Thomas Mackey, SUNY Empire – Metaliterate Learners

How do you help yourself avoid misinformation online?

Thomas Mackey, professor in the department of arts and media at SUNY Empire, discusses how to become a better thinker.

Thomas P. Mackey, Ph.D. is Professor in the Department of Arts and Media, School of Arts and Humanities at SUNY Empire State College. His research examines metaliteracy, an empowering pedagogical framework for reflective teaching and learning that he originated with Prof. Trudi E. Jacobson in their article “Reframing Information Literacy as a Metaliteracy” (2011) and in their book Metaliteracy: Reinventing Information Literacy to Empower Learners (2014). In 2019, Mackey authored the framing chapter “Empowering Metaliterate Learners for the Post-Truth World” for their third metaliteracy book entitled Metaliterate Learning for the Post-Truth World. He has been invited to keynote on metaliteracy both nationally and internationally and has published several books, peer-reviewed articles, and conference proceedings about his research. Through his work with the Metaliteracy Learning Collaborative, a team he leads with Prof. Jacobson, he has developed several grant-funded Massive Open Online Courses (MOOCs) including Empowering Yourself in a Post-Truth World, which was identified by Inc. Magazine as one of the “20 Online Courses That Will Make You More Successful in 2020.”

At SUNY Empire State College, Dr. Mackey teaches Information Design, History and Theory of New Media, Digital Storytelling, and Educational Planning. He developed and taught the blended study Ethics of Digital Art and Design for the 2019 Cyprus Residency, and teaches undergraduate independent studies in Digital Portfolio Assessment and graduate-level independent studies in Social & Community Informatics, Advanced Digital Arts & Technology, and Advanced Digital Storytelling. Mackey served as an administrator at SUNY Empire State College for ten years as Associate Dean and Dean of the Center for Distance Learning (CDL), and in senior management roles as Vice Provost for Academic Programs and Interim Provost. Previously, he was a faculty member in the Department of Information Studies, at The University at Albany, SUNY.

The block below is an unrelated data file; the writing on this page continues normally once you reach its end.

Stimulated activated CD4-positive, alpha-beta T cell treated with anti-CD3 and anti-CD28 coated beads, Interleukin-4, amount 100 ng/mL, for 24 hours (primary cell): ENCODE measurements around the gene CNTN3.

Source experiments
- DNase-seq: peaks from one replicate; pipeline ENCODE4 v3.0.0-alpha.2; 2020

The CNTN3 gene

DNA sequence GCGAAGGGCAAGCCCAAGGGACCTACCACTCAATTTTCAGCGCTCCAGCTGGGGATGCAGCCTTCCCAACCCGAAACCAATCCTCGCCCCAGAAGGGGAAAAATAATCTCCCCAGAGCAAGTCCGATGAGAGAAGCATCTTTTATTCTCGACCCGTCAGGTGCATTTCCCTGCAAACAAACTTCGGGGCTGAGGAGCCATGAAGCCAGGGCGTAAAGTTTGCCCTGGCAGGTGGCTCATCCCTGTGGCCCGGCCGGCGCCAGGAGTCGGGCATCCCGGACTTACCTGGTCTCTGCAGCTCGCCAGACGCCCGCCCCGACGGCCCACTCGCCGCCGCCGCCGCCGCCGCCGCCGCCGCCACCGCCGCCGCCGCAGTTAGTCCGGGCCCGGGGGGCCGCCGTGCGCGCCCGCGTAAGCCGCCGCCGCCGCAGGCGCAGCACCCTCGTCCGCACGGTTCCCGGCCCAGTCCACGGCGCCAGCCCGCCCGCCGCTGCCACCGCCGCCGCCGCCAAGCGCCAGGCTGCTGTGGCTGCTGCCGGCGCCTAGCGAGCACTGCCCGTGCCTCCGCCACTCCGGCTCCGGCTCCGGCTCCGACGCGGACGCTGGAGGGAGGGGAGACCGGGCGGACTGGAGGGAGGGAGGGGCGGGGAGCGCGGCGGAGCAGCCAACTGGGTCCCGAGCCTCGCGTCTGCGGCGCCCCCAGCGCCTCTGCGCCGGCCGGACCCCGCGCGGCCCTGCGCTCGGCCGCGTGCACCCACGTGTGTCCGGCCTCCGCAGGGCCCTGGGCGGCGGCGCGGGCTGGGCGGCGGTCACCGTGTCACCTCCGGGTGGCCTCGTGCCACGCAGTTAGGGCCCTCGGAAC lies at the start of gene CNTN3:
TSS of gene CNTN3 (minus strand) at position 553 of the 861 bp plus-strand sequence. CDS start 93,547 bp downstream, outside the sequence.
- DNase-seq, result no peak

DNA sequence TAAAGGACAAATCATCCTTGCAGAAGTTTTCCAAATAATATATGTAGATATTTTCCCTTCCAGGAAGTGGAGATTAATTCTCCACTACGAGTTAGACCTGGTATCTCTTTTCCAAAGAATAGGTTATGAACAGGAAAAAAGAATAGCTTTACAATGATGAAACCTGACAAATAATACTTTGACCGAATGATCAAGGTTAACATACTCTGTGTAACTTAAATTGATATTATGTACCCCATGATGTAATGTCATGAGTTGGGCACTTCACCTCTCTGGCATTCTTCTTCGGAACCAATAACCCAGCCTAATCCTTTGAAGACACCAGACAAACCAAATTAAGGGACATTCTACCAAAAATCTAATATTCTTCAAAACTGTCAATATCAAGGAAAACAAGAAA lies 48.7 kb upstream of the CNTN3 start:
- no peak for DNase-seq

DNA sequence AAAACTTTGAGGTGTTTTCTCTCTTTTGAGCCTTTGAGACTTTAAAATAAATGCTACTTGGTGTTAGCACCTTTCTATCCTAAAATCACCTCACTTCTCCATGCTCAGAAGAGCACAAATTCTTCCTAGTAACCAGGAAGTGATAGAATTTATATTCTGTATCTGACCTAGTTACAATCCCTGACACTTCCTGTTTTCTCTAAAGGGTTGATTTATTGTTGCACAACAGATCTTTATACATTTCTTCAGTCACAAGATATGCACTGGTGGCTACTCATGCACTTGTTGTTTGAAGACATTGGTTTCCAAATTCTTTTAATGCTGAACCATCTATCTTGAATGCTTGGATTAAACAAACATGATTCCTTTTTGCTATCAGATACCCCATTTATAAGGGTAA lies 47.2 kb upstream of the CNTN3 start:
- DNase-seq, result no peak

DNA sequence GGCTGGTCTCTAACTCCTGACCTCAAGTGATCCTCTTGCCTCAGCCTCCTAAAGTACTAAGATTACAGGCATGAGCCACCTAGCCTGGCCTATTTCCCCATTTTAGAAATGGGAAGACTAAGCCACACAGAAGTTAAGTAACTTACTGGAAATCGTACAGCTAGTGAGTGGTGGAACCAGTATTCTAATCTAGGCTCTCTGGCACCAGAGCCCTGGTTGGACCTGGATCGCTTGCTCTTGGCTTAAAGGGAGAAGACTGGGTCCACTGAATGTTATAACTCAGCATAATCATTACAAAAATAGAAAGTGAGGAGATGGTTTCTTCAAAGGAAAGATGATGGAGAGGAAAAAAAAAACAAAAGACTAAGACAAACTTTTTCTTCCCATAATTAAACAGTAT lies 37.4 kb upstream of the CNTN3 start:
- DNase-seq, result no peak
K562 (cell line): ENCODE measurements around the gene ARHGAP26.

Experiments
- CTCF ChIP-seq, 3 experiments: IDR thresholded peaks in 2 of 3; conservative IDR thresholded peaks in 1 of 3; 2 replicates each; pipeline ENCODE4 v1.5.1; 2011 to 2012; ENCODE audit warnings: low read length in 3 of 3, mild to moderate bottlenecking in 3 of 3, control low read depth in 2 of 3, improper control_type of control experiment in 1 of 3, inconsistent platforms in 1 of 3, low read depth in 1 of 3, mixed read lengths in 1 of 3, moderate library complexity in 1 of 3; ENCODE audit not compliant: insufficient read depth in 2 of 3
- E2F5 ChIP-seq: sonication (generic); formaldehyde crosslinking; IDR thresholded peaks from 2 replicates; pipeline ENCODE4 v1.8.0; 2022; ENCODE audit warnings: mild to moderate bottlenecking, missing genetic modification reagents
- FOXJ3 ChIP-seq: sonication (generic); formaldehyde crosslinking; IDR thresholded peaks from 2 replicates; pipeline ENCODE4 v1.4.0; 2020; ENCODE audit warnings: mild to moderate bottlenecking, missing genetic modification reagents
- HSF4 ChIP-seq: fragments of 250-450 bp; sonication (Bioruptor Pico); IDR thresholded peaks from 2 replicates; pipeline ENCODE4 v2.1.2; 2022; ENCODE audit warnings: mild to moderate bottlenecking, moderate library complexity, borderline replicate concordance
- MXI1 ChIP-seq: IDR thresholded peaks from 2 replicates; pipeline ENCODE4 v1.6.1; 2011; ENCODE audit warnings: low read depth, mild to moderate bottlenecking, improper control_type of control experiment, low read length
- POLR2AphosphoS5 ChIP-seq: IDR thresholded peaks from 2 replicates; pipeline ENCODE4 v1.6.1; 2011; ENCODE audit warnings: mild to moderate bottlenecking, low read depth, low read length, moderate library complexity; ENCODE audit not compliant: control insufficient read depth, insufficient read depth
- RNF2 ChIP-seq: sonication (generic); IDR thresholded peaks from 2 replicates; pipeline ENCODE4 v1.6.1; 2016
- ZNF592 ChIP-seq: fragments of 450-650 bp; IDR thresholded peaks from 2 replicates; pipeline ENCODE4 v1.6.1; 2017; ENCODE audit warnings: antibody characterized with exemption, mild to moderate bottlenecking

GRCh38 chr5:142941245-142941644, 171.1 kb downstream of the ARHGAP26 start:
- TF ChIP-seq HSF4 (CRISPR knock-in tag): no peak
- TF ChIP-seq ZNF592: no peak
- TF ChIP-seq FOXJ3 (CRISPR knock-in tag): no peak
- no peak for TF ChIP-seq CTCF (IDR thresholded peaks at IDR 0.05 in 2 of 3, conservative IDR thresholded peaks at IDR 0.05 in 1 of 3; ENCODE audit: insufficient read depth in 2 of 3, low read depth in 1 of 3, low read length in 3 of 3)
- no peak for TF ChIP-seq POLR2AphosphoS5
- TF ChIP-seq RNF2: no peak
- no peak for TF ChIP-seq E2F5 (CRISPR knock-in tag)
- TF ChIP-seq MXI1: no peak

Metaliterate Learners


Do you see yourself as a producer of information? Do you reflect on your thinking and learning when participating in social media and online communities? Do you think to look for bias in online information and in yourself? By reflecting on these questions, you are developing as a metaliterate learner.

Metaliteracy prepares individuals to be informed consumers and ethical producers of information. This model is especially relevant today when misinformation circulates online, and personal beliefs or feelings displace objective reasoning. Metaliterate learners reexamine individual bias and rethink fixed mindsets to contribute in meaningful ways. They adapt to changing technologies and leverage these resources to create and share original content.

The meta prefix in metaliteracy refers to metacognition or thinking about your own thinking. Metacognition is empowering not only because it provides individuals with insights about their thinking but encourages them to take charge of their learning.  By analyzing how feelings and beliefs impact thoughts and actions, individuals gain a critical perspective on these relationships. They are encouraged to see themselves in active roles, such as producer, researcher, and teacher, while assessing their responsibilities and identifying areas for continued growth. This comprehensive approach to learning advances civic-minded characteristics to reinforce effective participation within a range of social settings.

The next time you engage with information that you have a strong reaction to, either negatively or positively, or that you are not sure about because it may be deceptive or untruthful, apply a metaliteracy mindset to the information, to create and share content that is true and reliable.

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